Small whites produce two generations a year, and sometimes three.

The first-brood adults emerge in April and tail off in June.[24]

Second-brood small whites emerge in July. They are much richer in colour and have noticeably darker markings than first-brood.[25]

First-brood small whites - paler in colour
[Flickr Creative Commons © David Marquina Reyes]
Second-brood small white - richer in colour
[Flickr Creative Commons © Wildreturn]

In good years, the second brood can emerge as early as June and give rise to a third brood in the same year.[26]

Small white courting is a fascinating affair.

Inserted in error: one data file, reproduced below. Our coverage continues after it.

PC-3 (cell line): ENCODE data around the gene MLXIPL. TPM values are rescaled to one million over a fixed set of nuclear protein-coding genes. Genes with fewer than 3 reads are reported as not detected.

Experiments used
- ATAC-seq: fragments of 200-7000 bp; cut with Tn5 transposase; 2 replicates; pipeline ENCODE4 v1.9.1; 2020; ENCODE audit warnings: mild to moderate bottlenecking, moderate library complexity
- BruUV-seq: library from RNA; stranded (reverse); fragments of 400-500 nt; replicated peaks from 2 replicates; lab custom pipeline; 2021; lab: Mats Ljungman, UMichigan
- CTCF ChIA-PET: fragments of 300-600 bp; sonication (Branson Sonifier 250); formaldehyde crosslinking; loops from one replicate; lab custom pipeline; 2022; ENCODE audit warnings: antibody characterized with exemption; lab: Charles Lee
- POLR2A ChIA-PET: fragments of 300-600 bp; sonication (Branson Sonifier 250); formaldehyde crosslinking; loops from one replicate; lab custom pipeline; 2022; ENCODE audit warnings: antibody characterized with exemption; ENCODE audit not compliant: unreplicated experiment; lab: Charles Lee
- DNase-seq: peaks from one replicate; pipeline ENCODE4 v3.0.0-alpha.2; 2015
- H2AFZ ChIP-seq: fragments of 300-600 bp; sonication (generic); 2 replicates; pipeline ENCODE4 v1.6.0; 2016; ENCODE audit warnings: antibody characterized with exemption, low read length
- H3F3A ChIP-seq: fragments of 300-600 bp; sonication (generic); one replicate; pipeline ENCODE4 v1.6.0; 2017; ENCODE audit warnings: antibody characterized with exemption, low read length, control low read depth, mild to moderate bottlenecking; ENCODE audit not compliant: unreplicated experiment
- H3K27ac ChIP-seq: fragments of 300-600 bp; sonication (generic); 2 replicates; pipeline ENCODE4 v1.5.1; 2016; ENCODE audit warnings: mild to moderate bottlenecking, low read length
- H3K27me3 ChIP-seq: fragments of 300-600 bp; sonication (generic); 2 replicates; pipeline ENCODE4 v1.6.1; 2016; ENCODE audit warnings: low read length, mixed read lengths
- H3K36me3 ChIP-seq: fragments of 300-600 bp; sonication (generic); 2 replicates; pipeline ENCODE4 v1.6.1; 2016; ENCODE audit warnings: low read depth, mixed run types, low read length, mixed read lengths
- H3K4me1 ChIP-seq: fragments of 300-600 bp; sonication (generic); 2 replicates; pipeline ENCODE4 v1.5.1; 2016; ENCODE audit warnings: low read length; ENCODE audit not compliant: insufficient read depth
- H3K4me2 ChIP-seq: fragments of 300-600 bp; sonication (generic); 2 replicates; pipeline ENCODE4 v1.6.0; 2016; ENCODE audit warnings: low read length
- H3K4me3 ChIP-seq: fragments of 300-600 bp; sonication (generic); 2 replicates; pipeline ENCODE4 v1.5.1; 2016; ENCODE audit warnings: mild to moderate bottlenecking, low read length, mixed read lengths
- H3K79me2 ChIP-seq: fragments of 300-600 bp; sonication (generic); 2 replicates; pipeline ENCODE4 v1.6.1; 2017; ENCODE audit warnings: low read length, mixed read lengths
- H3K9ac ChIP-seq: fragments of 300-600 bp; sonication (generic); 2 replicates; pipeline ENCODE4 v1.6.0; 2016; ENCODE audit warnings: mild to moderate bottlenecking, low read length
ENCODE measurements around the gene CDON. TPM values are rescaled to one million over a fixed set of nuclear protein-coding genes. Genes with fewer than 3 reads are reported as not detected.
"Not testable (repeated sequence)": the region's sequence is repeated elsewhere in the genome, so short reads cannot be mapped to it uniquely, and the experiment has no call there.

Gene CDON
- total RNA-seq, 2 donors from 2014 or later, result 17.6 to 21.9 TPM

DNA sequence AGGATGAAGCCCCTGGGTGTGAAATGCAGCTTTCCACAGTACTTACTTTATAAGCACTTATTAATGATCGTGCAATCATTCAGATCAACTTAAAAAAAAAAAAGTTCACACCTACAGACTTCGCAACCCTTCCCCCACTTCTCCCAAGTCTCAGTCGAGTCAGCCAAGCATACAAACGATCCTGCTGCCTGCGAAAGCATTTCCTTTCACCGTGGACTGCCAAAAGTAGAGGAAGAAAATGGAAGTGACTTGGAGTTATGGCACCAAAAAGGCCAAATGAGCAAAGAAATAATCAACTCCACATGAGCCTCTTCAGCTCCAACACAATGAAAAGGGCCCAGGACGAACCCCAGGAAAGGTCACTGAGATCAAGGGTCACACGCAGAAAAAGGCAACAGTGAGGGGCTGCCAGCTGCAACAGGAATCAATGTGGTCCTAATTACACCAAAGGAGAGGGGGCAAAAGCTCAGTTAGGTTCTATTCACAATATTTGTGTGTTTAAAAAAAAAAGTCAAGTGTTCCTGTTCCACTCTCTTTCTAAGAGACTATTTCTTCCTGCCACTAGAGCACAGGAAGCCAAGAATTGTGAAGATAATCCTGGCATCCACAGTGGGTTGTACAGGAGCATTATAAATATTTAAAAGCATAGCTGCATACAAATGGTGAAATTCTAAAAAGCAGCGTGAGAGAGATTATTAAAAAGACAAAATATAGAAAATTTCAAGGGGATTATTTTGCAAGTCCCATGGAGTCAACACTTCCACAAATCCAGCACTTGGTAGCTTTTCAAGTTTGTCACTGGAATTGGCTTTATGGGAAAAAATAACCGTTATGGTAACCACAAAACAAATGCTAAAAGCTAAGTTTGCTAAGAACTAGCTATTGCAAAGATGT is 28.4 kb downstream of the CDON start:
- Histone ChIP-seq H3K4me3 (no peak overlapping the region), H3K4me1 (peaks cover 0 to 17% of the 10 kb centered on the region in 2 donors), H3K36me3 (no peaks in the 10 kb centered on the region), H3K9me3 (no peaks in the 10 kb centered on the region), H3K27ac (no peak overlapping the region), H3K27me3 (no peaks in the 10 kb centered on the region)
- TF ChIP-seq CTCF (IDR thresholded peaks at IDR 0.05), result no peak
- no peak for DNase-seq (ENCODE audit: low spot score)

When courting, the male small white butterfly zigzags around and in front of the female continuously until she lands.[27]

The male then catches the female's closed forewings with his legs and spreads his wings, forcing her to lean over. He sometimes flies with her dangling beneath.[28]

Small Whites Mating
[Flickr Creative Commons © gailhampshire]
Here is a video of small whites mating:

Small whites lay eggs singly on the underside of a leaf of a larval food plant in a sheltered spot.[29]

The eggs are pale but turn yellow then grey later.[30]

Egg of the Small White
[Wikimedia Commons © Harald Süpfle]
Eggs of the Small White
[Wikimedia Commons © N-Baudet]

Small white caterpillars enjoy eating cabbages.

The small white larva (caterpillar) eats its eggshell first then the food plant. Gardeners will notice tell-tale holes in leaves appear which slowly grow larger.[31]

Holes made by Small White Caterpillar
[Wikimedia Commons © Christian Bauer]